By Kendra McNair-Worley
NCCU Staff Writer
the Durham VOICE
Walk into Star Sampson’s office and it’s almost certain that you’ll be greeted with an enormous amount of the energy and enthusiasm that she embodies for her work as principal at Eastway Elementary School in NECD.
Born in Salisbury, and raised by her mother and grandmother with deeply rooted Christian values, Sampson always knew she wanted to be an educator.
“I always knew I wanted to be a teacher from knee-high,” said Sampson. “I was the one playing with dolls and they were my students.”
Sampson also says that growing up she was surrounded by school teachers.
“Everyone in my neighborhood who seemed to be doing well in life were the teachers,” said Sampson. “They were the ones with the brick homes and the nice cars. They were my mentors.”
Sampson was the first in her family to go to college. After graduating from Salisbury High, Sampson attended North Carolina Central University.
An all-around achiever, Sampson was captain of the flag squad of the NCCU Sound Machine. This remains one of her life long passions.
“I love marching band, that’s my thing- they bring life and energy and I guess that’s that creative side of me,” said Sampson.
Sampson became a teacher with the Durham Public schools in 1982 and has now been in the school system for 28 years.
“I never lost sight of where I came from, never will,” said Sampson. “I always try to give back, help and inspire.”
“She is the kind of person that everyone looks up to and she can relate to anyone. She is a true leader,” said Lynnae Morris, Assistant Principal at Eastway.
Sampson said she never planned on being a principal “to me this was just something from God but I was always a leader.”
“I knew early on in our association that Star would make an excellent school principal,” said Dr. Stan Schainker, Clinical Associate Professor of Educational Leadership Coordinator, Off-Campus MSA Programs, UNC-CH School of Education.
A former principal where Sampson taught felt as though she should be a principal, but Sampson was content simply being a teacher.
She taught for a total of 12 years at Holt and Merrick-Moore Elementary Schools. After teaching third grade and later moving to fifth grade, she became the curriculum coordinator at Eastway Elementary for about 2 years.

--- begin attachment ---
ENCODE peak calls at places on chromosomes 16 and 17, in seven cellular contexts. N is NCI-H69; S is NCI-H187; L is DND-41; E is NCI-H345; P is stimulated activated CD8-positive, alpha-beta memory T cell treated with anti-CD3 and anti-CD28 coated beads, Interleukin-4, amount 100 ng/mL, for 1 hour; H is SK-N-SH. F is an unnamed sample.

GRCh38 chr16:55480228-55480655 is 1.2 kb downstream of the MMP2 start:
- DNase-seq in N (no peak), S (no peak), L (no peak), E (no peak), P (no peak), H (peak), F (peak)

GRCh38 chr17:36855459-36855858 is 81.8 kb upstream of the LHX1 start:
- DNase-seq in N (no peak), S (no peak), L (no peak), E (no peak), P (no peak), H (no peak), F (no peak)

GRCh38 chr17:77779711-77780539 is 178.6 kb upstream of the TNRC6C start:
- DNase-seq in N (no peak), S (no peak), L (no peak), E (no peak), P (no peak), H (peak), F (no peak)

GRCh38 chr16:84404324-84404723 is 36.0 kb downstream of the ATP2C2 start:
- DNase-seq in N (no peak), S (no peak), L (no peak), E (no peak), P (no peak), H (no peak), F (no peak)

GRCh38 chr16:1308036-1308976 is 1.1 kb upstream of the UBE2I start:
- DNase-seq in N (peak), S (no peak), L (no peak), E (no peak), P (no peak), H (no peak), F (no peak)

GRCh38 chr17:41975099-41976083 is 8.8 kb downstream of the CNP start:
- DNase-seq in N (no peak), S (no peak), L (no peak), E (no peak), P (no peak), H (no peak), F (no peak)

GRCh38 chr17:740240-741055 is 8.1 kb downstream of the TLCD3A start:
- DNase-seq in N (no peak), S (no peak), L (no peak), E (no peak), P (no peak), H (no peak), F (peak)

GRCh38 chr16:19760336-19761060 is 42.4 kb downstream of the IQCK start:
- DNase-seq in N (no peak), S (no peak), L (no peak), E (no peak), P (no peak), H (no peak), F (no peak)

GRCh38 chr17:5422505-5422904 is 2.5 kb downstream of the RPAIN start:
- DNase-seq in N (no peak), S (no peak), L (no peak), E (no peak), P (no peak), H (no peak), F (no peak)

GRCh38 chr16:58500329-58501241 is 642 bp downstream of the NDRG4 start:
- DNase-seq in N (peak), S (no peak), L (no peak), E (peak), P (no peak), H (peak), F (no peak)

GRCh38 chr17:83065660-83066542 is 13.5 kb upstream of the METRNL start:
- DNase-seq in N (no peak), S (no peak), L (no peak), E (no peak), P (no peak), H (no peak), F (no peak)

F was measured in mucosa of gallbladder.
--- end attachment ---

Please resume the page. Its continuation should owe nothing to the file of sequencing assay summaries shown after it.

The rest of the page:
The principal of Eastway at the time encouraged Sampson to go back to school to become a principal and so she did.
Sampson holds a master’s degree in school administration from the University of North Carolina at Chapel Hill. Sampson then became the assistant principal at Eastway. Later she went on to become principal and has been so since 2004.
Sampson was named 2007-2008 principal of the year for Durham Public schools. During Sampson’s first year as principal, Eastway was deemed one of the Top 25 Most Improved Schools in North Carolina in the ABCs of Accountability report issued by the state Department of Public Instruction.
“Star’s greatest strengths are her caring for others, her passion, her dedication, and her persistence,” said Dr. Schainker.
So far the hardest part or most stressful part of being a principal are the “blocks that stop you from getting the support you need to really help children,” said Sampson. “If I was in charge I’d have the help tomorrow- you come and you sit around the table hours, days, and nothings done, to me that’s wasting time,” said Sampson.
Sampson says Eastway is working on improving reading test scores, “we make growth but it’s just always not enough.”
“Our school improvement plan this year is specifically designed to help our teachers and our kids to get what they need so that we can make this astronomical growth.”
“She expects nothing less than the best from herself and anyone who works with her,” says Morris.
“The children can’t help what’s holding them back you know, family life is tough sometimes but I have parents who really work with me as well,” says Sampson.
Not that Sampson is ever completely off duty from her job as principal, but in her spare time “relaxing at home with a good movie and spending time with my husband and my children who are all away at college,” is ideal for Sampson.
One thing Sampson’s students and colleagues might not know about her is that she has a sensitive side. “I’ve worked on that over the years. I am a very sensitive person because of my compassion,” said Sampson. “I mean what I say, I usually do what I say and live what I say,” says Sampson.
“Before I retire, I want Eastway to be a school where people can say it’s being done because it’s supposed to be that way,” says Sampson.